Most people know that trespassing laws are what prohibit you from going onto the property of another person without getting explicit permission, or after you have been told to leave. However, many people do not know the specifics of Virginia trespassing laws and penalties. In this article, you will learn more about these laws and the potential repercussions of not observing them.
Potential Trespassing Charges
There are different charges affiliated with trespassing, depending upon the property on which you have trespassed. These properties (and their corresponding charges) include:
Virginia law states that it is considered trespassing if you a) wilfully block the exit or entrance to a church, or b) enter a church at night for any purpose other than to attend a service or gathering. As is the case with all public property, you also cannot stay on the property after you have been asked to leave.
If you block the exit or entrance, the charge is a Class 1 misdemeanor and you could land in jail for a year. You could also be subject to pay up to a $2500 fine. The same charges and punishment apply if you remain on church property after you have been asked to leave.
If you are found trespassing on church property after dark and are not going to a service or meeting, you can expect to pay a fine of up to $500. This charge is a Class 3 misdemeanor.
Virginia trespassing laws that govern trespassing on cemeteries are subject to both jail time punishments as well as fines. The offenses include being in a cemetery after dark without an intention of visiting the grave of a loved one, and intentionally blocking the exit or entrance of the cemetery.
If you are on cemetery grounds at night without permission, the charge is a Class 4 misdemeanor and you can expect to pay a fine up to $250. Furthermore, if you intentionally block the exit or entrance to a cemetery, you could land yourself in jail for up to a year and pay a fine of up to $2500. This charge is also considered a Class 1 misdemeanor.
Trespassing on school property in Virginia has potential punishments that are quite varied in severity. You could be charged with just a fine or you could end up going to prison for up to 5 years.
If you are found to be trespassing on school property (while in session), a Class 3 misdemeanor, you could be charged with a fine of up to $500. However, if you are found to be remaining on school property unlawfully (after school hours) the misdemeanor is a Class 1 crime. The most egregious charge would be that of a Class 6 felony which would occur if you were found on school property with the intention of kidnapping a child. That would land you in prison for up to 5 years.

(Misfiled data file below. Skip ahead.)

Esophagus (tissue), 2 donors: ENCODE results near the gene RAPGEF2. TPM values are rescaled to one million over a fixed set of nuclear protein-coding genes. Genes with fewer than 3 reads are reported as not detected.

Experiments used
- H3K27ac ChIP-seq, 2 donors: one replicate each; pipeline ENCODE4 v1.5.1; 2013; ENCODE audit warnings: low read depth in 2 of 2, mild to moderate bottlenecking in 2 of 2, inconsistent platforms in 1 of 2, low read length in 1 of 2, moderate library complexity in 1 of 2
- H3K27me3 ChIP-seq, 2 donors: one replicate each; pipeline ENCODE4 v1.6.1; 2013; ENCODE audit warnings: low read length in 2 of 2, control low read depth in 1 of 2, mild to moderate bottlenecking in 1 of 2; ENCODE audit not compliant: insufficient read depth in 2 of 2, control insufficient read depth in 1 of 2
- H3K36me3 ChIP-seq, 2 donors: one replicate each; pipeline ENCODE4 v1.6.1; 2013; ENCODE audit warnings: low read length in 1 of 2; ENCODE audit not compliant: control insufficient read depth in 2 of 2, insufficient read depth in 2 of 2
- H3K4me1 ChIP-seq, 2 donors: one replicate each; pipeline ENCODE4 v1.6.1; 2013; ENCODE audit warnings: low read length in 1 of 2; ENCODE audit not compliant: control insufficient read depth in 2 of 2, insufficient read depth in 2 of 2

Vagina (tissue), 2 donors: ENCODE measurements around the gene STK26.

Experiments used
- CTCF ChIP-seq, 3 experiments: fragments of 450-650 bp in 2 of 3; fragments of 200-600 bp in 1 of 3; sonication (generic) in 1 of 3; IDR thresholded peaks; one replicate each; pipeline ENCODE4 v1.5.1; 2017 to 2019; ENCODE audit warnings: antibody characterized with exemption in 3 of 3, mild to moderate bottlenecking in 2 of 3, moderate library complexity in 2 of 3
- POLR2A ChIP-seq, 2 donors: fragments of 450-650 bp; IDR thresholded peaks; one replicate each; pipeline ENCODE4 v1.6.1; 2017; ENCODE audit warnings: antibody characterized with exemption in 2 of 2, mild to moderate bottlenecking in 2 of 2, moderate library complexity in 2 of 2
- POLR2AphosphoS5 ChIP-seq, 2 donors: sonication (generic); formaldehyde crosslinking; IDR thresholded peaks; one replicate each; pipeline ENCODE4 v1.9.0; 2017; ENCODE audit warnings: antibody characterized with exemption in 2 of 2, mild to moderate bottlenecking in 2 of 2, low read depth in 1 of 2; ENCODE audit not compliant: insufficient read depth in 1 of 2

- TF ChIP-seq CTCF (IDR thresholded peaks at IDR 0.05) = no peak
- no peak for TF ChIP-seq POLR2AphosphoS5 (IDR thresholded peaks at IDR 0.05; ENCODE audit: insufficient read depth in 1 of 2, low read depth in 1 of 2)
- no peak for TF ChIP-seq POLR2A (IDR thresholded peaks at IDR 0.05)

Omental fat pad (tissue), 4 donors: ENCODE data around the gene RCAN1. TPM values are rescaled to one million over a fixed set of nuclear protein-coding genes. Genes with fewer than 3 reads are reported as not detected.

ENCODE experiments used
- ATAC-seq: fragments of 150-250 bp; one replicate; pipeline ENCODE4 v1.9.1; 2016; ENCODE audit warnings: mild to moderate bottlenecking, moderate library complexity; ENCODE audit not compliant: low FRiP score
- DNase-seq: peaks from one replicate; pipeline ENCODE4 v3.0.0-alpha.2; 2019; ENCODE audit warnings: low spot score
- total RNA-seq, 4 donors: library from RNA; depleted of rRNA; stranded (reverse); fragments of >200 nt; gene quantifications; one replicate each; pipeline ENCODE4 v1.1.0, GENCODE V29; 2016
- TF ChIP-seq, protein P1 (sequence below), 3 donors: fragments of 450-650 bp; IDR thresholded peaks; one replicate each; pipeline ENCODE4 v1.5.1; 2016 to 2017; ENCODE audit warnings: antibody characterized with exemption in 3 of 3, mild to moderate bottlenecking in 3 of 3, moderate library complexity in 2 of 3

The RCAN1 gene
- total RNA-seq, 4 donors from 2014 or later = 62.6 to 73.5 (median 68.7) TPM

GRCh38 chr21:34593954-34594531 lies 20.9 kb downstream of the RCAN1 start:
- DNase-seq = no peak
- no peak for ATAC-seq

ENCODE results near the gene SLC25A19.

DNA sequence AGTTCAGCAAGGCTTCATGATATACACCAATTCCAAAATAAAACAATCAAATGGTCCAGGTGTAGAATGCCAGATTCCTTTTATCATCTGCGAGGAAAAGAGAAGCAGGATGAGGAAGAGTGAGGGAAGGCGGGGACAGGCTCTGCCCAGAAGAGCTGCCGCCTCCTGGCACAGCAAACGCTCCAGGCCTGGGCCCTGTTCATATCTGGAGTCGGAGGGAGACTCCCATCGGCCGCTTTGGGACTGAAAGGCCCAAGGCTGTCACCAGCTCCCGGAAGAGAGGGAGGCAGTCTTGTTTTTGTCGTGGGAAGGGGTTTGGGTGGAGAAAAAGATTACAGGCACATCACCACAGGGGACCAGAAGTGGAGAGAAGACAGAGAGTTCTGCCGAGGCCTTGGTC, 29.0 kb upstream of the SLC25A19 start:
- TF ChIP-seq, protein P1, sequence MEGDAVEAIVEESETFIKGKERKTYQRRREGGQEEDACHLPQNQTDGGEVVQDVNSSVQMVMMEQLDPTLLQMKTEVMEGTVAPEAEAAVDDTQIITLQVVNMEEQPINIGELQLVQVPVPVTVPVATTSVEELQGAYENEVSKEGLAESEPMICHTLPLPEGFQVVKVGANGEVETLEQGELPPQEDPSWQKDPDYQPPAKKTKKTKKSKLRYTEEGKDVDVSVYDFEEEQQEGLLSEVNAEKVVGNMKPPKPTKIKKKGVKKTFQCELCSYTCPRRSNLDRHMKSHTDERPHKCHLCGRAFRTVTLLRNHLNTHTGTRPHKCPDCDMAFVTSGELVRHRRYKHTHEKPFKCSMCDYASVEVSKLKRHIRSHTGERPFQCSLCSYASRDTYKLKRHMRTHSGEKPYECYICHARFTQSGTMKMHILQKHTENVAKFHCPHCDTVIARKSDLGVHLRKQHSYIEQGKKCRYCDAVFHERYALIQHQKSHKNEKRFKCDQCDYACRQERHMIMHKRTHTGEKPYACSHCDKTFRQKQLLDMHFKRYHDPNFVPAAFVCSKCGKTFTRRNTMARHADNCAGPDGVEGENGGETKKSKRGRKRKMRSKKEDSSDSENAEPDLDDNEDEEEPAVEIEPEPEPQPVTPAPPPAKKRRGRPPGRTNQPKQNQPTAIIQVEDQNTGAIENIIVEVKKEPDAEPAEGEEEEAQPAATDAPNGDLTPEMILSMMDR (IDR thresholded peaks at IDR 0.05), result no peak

There are several different Virginia trespassing laws related to transportation. These include entering railroads, modes of public transportation and trains without permission. The fines vary from a civil penalty for riding or boarding a train without paying the fare, to Class 1 through 4 misdemeanors plus fines.
Transportation misdemeanors include using fake tickets on a train, remaining on a public transportation vehicle after being told not to do so, or trespassing on a railroad crossing.
Animals, Hunting & Fishing
There are several Virginia trespassing violations related to animals and then more specific laws that govern hunting and fishing. For animals, violations include shining spotlights on animals or where animals are located. For example, you cannot shine a spotlight on livestock or in a poultry house. You also cannot shine a light on deer if you are armed or on an area known to be used by deer. Finally, you cannot let an animal that is currently quarantined roam free.
Charges for animal trespassing violations range from a fine of up to $250 all the way to 6 months in jail. You can also lose your hunting privileges, if applicable.
There are other charges related to fishing and hunting violations as well. These range in punishments from paying just a fine for hunting without a permit to up to 5 years in prison for tampering with signs that prohibit hunting.
Trespassing laws explicitly apply to private property and do not pertain to establishments that are used for public activities or are publicly owned. However, if you enter a public building for a reason other than the intended purpose of the building (napping in a library, for example) it is still considered trespassing. Alternatively, it is also considered trespassing if you are being disruptive on or destroy public property.
Speak to The Brown Firm, PLLC For More Information
If you have recently been charged with a trespassing violation in the state of Virginia or if you would like more general information related to Virginia trespassing laws, reach out to The Brown Firm, PLLC today.